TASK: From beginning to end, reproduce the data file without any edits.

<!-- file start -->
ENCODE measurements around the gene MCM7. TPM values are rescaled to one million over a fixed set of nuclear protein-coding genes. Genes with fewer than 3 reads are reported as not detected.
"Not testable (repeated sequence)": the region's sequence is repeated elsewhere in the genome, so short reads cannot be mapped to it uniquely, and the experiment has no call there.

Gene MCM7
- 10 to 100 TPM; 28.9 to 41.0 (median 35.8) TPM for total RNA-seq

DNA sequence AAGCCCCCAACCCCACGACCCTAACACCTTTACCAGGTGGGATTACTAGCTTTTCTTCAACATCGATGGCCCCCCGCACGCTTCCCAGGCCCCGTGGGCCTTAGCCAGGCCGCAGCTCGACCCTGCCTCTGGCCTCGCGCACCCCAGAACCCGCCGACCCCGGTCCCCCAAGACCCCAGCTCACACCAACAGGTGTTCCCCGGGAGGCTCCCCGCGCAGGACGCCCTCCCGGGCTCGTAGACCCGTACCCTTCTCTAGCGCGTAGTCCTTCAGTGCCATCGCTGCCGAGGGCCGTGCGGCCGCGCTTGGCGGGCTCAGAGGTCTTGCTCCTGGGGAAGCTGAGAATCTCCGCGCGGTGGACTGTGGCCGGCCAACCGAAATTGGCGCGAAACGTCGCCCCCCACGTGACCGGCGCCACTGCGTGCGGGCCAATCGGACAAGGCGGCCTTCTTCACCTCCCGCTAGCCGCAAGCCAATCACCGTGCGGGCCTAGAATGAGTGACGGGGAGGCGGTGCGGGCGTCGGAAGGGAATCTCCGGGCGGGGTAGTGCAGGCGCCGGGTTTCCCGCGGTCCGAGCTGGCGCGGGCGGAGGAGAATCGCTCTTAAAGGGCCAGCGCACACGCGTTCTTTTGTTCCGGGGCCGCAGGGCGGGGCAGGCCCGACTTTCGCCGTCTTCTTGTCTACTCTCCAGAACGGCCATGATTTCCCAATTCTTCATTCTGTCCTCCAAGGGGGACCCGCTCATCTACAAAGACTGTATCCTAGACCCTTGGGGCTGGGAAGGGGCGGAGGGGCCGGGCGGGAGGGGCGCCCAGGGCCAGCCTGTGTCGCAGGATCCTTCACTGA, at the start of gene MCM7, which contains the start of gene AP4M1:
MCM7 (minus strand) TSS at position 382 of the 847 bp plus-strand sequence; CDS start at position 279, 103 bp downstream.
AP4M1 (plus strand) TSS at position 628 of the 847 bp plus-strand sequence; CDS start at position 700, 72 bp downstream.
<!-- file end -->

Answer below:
ENCODE measurements around the gene MCM7. TPM values are rescaled to one million over a fixed set of nuclear protein-coding genes. Genes with fewer than 3 reads are reported as not detected.
"Not testable (repeated sequence)": the region's sequence is repeated elsewhere in the genome, so short reads cannot be mapped to it uniquely, and the experiment has no call there.

Gene MCM7
- 10 to 100 TPM; 28.9 to 41.0 (median 35.8) TPM for total RNA-seq

DNA sequence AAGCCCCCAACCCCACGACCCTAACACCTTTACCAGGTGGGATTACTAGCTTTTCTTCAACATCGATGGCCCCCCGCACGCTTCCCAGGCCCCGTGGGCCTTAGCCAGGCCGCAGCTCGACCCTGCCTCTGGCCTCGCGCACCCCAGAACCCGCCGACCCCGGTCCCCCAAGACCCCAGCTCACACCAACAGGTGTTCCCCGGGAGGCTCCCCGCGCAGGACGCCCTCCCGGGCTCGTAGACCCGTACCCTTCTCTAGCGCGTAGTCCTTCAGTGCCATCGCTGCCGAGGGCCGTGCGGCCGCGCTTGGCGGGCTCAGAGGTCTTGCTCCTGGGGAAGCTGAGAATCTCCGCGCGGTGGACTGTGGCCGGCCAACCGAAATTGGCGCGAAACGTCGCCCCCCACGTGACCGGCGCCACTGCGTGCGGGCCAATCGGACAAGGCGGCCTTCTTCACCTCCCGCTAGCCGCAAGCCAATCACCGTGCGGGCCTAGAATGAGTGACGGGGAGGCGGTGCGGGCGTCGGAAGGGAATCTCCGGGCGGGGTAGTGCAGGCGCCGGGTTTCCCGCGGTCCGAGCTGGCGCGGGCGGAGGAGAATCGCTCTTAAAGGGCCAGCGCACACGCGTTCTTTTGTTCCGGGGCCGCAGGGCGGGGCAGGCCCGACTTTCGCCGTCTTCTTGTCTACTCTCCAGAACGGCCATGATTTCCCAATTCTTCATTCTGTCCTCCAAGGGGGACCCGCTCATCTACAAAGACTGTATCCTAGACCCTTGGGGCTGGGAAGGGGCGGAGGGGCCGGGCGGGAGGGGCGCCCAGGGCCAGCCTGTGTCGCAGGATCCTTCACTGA, at the start of gene MCM7, which contains the start of gene AP4M1:
MCM7 (minus strand) TSS at position 382 of the 847 bp plus-strand sequence; CDS start at position 279, 103 bp downstream.
AP4M1 (plus strand) TSS at position 628 of the 847 bp plus-strand sequence; CDS start at position 700, 72 bp downstream.